I was particularly taken by Deb’s piece on the themes that ran through her work, and it seemed like an excellent topic to filch. I’ve been lucky enough to talk about it before, at a couple of conferences – one of the things that spurred me to self-publish was the looming 20th anniversary of the fall of the Berlin Wall. As Songs from the Other Side of the Wall is essentially about the numerous crises in identity that precipitated (all dressed up in Murakami-esque wrapping), it was important to me to get the book out in 2009. And having done so, I was able to take part in conferences marking the anniversary, combining practical and theoretical approaches to identity. The papers I gave appear as appendices in the paperback edition.
The question of how we even begin to discover our place in such a complex world in which apparent polarities pull us from every direction is the thread that runs through everything I write. In The Man Who Painted Agnieszka’s Shoes, I tackle the issue of the way in which our identity, even our existence, is constructed by the attention of others. The stories and poems in (life:) razorblades included, and the narrative of Black Heart High, all tackle the question of the outsider. What is it like to live as a constant outsider? Does the notion of being an outsider even begin to make sense? Doesn’t it simply mean being inside something else? What would it be like to be outside *everything* - to the extent I have called The Last Fluffer in La La Land a description of “the last contact in human history,” whilst the desperate lovers in Solid are literally unable to connect in any way, even when they have cast off every single trapping of the world from clothes to friends. And at its ultimate extreme, in The Man Who Painted Agnieszka’s Shoes, characters proliferate upon whom the world makes no mark at all (the artist, Ludwig, whom we never see, whose works appear and disappear overnight, possibly in other realities to which the audience is temporarily transported, and who speaks only through a melancholy dominatrix, calls the purpose of his work “an examination of the way we make, or fail to make, a mark upon the world”), from a Japanese schoolboy who locks himself away in his bedroom to study beauty, through a disappearing astrophysicist whose dead wife exists only as traces of light making their inexorable way to the outer edge of the universe, to the central character’s daughter, who went missing ten years before the book begins and may now exist only as diminishing background noise trapped inside a play arrow on a mobile phone screen.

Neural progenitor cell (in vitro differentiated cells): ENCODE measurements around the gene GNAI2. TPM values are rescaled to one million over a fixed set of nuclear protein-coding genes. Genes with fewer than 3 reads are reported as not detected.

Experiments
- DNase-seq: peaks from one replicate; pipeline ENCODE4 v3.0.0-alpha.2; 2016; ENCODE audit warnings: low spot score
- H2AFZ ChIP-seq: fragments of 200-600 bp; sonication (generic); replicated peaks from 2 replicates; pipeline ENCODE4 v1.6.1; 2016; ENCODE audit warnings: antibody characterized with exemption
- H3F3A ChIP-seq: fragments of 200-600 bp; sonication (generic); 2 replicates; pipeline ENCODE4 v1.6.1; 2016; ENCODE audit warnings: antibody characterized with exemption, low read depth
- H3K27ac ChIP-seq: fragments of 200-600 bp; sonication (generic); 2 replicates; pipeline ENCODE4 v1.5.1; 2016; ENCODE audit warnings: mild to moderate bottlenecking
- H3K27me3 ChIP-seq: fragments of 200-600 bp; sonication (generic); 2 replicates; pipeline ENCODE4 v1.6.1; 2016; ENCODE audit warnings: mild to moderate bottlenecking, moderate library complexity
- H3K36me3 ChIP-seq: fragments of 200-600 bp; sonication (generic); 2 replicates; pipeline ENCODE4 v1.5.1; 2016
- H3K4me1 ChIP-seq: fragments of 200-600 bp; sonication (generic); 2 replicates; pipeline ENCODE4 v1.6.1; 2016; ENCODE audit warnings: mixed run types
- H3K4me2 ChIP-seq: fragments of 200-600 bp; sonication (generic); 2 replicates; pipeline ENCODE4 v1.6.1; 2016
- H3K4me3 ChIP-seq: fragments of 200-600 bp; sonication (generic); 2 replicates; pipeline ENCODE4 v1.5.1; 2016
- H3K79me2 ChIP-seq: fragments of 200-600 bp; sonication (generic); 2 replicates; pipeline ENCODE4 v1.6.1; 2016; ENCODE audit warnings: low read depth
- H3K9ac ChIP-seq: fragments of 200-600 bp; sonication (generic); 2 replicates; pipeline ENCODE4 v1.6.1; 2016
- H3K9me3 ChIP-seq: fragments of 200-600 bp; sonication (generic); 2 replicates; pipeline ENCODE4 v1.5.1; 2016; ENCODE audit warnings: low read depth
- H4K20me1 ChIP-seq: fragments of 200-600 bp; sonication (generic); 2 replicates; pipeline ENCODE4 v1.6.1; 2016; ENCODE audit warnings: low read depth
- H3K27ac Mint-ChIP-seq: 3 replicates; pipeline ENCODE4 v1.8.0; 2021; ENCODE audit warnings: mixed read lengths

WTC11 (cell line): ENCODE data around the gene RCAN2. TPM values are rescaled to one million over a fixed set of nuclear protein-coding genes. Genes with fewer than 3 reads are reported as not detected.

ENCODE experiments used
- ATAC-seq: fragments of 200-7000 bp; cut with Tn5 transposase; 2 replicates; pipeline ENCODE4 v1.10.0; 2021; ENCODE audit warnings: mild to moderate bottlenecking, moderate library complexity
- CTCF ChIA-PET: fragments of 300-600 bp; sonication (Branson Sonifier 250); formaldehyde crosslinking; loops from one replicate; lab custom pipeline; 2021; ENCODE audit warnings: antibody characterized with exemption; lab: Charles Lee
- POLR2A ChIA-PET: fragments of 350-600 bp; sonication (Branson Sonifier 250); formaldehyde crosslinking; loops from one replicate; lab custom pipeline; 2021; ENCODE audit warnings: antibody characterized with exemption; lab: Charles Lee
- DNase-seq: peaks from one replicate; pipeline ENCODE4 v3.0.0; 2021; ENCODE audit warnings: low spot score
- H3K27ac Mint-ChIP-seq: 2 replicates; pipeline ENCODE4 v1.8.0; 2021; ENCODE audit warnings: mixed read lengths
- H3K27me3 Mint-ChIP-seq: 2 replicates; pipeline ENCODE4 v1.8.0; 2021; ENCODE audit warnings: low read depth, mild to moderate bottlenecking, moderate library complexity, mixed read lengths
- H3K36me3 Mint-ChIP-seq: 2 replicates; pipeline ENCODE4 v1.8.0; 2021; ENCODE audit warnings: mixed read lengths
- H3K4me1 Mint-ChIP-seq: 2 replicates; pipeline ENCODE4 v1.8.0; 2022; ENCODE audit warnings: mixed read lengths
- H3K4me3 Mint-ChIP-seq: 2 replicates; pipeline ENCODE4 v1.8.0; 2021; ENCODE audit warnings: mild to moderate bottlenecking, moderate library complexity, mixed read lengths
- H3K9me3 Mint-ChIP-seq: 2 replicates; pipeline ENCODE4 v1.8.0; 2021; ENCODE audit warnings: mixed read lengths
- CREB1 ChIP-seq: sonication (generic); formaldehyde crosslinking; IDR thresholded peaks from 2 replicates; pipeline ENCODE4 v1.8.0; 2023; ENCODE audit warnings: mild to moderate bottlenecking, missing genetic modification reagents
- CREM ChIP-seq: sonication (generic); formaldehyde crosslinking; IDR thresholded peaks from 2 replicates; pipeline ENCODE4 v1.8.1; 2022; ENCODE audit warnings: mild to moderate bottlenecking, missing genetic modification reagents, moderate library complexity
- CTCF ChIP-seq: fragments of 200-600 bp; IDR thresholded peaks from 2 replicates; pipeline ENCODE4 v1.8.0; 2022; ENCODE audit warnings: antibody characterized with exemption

But it is in Songs From the Other Side of the Wall that the question of identity gets its closest scrutiny. Sandrine was born as the Berlin Wall fell, to an English mother – who walked out when she was a week old – and Hungarian father. She lives on a vineyard that’s been in the family for 300 years but wants to live as an artist in the city, and ultimately in The West. She has always seen her life as a series of choices between opposing pairs – East and West, old and new, art and commerce, virtuality and reality, family and lovers. Choices that are heightened when a letter arrives at the apartment she shares with her lover whilst at art college, telling her her father is dying. As midnight on New Year’s Eve approaches, she is transported back to the previous New Year (that’s the Murakami-esque, Norwegian Wood-ish narrative move), when life was full of these simple choices as she played a concert to mark the accession of Romania to the EU. As midnight chimes, riots break out and she witnesses the death of a woman, Claire, she has seen once before on an aborted return trip of her mother’s to the vineyard, a woman with whom she fell instantly in love. The narrative then follows Sandrine through the intervening year as she attempts to piece together Claire’s life and the inexplicable way it might be tied to her own. As she moves closer to the present, each of the things she had believed formed part of her identity fall away one by one, until midnight of the New Year strikes and she is left utterly alone, and we are uncertain whether reality itself may have unravelled around her.
Her identity, like ours, is not made up of adjectives, of either/ors, of categories and definitions. It is something elusive, evanescent, the most fragile thing in the world. Something we can spend a lifetime trying to find and never succeed, only to look over our shoulder and find our life has spooled out to the horizon while we looked.